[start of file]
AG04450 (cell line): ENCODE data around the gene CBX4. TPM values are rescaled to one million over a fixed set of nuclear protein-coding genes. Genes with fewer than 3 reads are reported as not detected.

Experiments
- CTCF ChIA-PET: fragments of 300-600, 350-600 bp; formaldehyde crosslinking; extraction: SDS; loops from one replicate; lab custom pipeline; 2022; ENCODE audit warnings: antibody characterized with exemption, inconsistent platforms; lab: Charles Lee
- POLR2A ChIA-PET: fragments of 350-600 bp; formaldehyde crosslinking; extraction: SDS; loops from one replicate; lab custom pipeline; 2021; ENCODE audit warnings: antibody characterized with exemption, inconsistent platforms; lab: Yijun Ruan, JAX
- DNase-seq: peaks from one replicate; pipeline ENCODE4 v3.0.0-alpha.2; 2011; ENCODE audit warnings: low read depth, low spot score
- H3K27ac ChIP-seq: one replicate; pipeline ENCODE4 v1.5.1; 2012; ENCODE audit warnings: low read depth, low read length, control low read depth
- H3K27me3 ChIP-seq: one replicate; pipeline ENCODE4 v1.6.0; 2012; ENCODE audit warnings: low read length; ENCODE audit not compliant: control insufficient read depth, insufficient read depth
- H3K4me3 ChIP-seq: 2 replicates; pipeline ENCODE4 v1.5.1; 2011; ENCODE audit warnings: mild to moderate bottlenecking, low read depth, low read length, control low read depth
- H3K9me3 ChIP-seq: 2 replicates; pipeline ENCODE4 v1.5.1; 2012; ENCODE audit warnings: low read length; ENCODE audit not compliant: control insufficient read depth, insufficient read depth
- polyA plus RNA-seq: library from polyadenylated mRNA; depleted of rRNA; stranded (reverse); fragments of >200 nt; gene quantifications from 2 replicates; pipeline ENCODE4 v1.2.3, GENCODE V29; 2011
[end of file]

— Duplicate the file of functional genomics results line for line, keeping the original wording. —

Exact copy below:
AG04450 (cell line): ENCODE data around the gene CBX4. TPM values are rescaled to one million over a fixed set of nuclear protein-coding genes. Genes with fewer than 3 reads are reported as not detected.

Experiments
- CTCF ChIA-PET: fragments of 300-600, 350-600 bp; formaldehyde crosslinking; extraction: SDS; loops from one replicate; lab custom pipeline; 2022; ENCODE audit warnings: antibody characterized with exemption, inconsistent platforms; lab: Charles Lee
- POLR2A ChIA-PET: fragments of 350-600 bp; formaldehyde crosslinking; extraction: SDS; loops from one replicate; lab custom pipeline; 2021; ENCODE audit warnings: antibody characterized with exemption, inconsistent platforms; lab: Yijun Ruan, JAX
- DNase-seq: peaks from one replicate; pipeline ENCODE4 v3.0.0-alpha.2; 2011; ENCODE audit warnings: low read depth, low spot score
- H3K27ac ChIP-seq: one replicate; pipeline ENCODE4 v1.5.1; 2012; ENCODE audit warnings: low read depth, low read length, control low read depth
- H3K27me3 ChIP-seq: one replicate; pipeline ENCODE4 v1.6.0; 2012; ENCODE audit warnings: low read length; ENCODE audit not compliant: control insufficient read depth, insufficient read depth
- H3K4me3 ChIP-seq: 2 replicates; pipeline ENCODE4 v1.5.1; 2011; ENCODE audit warnings: mild to moderate bottlenecking, low read depth, low read length, control low read depth
- H3K9me3 ChIP-seq: 2 replicates; pipeline ENCODE4 v1.5.1; 2012; ENCODE audit warnings: low read length; ENCODE audit not compliant: control insufficient read depth, insufficient read depth
- polyA plus RNA-seq: library from polyadenylated mRNA; depleted of rRNA; stranded (reverse); fragments of >200 nt; gene quantifications from 2 replicates; pipeline ENCODE4 v1.2.3, GENCODE V29; 2011